Holly Willoughby Shuts Down A Guest During A Debate About #MeToo On This Morning

The This Morning presenter sparked a big response on social media...

Holly Willoughby has been praised by This Morning viewers for speaking up when a guest made some pretty controversial comments regarding the recent #MeToo campaign.

Of course, there’s been a huge conversation around sexual harassment over the past few months.

Sparked, in part, by the investigative news article that exposed Harvey Weinstein and his actions in Hollywood, the #MeToo campaign has seen women across the globe come forward to detail different levels of abuse and harassment that they have suffered, both in the workplace and in other social situations.

Now, another group of women have decided to fight against this movement, coming together to sign an open letter.

Journalist Anne-Elisabeth Moutet, one of the French women that signed the letter, took a guest spot on ITV’s This Morning this week. Unsurprisingly, the segment caused quite a stir when it aired, and it has since continued to rack up views on YouTube.

Describing the #MeToo campaign as a ‘social media lynching’, Anne explained her view that the hashtag had turned into something of a ‘witch hunt’.

Host Holly Willoughby quickly pointed out that the outpouring of #MeToo responses, surely, only highlighted how far-reaching the problem was, offering a lot of women the confidence to have a voice for the first time. Anne replied: ‘I do not think that women did not have a voice before, many women had a voice before, in fact one of the signatories of our letter was gang-raped…’

Explaining that she hated the idea that women could be seen as ‘weak’, Anne added: ‘Men will try it on. Sometimes women will give signals that they want it to be tried on. And other times it will be clumsy or unpleasant or stupid.

‘And, yes, I can tell them by myself “please do not do this again”, and if you’re not my boss I think that’s where it should stop. I don’t think you should be vilified on social media, I don’t think you should lose your job…’


A little later in the debate, Holly brought up the case of Kevin Spacey. The 36-year-old mentioned that Anne might have told a researcher that if the actor was to be found guilty of the allegations made against him, she was of the belief that the actor shouldn’t be forced to ‘hide in a corridor and lose his livelihood’.

Anne tried to clarify her point: ‘I believe in the legal process and he has not been proven guilty…

‘If I get this correctly – and I have not gone over his case as a lawyer, which I’m not –  there was a party when he was 26…’

When Philip Schofield cut in to point out that the accuser was only fourteen at the time that the alleged incident was said to have taken place, Anne said that she believed that other allegations that have come to light are ‘worse’ because ‘a party in the 1980s, people behaved….were gay at a time when it wasn’t so acceptable.’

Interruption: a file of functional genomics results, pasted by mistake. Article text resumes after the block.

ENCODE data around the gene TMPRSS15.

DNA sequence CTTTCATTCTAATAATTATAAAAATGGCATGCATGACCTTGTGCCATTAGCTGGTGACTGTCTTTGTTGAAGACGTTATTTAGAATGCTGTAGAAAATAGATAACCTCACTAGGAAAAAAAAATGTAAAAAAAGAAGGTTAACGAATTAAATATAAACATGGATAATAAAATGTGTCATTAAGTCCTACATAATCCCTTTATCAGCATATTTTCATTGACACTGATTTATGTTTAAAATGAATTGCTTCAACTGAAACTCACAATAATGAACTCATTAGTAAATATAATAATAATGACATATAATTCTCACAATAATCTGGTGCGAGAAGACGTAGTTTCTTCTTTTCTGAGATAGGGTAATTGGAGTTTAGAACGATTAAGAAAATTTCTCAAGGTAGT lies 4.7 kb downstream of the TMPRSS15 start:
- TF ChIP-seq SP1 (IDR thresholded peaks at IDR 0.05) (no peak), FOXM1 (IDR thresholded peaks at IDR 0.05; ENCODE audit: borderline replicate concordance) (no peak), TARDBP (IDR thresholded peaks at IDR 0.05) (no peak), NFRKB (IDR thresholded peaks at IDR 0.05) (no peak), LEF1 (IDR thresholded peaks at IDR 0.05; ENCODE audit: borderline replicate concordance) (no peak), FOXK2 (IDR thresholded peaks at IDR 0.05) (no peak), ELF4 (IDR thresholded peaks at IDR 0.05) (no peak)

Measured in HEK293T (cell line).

‘I’m not sure that’s sort of a defence actually,’ Holly hit back angrily.

After Anne tried to bring the conversation back to harassment in the workplace, Phil asked whether it would be different if it took place in a bar.

The journalist replied: ‘In a bar, there are many things you can do. Does the climate in a bar make it impossible for you to defend yourself?’

Holly sighed, uttering ‘wow’ as she sat back in her chair. At this point, Phil brought the interview to a close.

Fellow guest Debbie Arnold – who has previously spoken out about alleged sexual misconduct she has experienced – was just as shocked by Anne’s stance.

Backing Debbie up at an earlier point in the interview, Holly had pointed out that everyone should be able to tell the difference between right and wrong interactions: ‘For me it’s quite clear I think. If you’re a normal human being you know what is appropriate.’

Viewers took to social media to praise her handling of the interview. ‘Fair play to @hollywills & @Schofe discussing the #metoo campaign! Anyone who feels uncomfortable with any touching or coversation can say so at the time. If it continues after ‘stop’ or ‘no’ then it is harassment [sic],’ one wrote.

‘@hollywills thank you for defending us against the women who are somehow, unbelievably, against #metoo #ThisMorning,’ wrote another.

With many – women and men – often feeling reluctant to speak out about their own experiences of abuse or harassment (normally through fear of not being believed), it’s important to continue this conversation and support those that do speak up.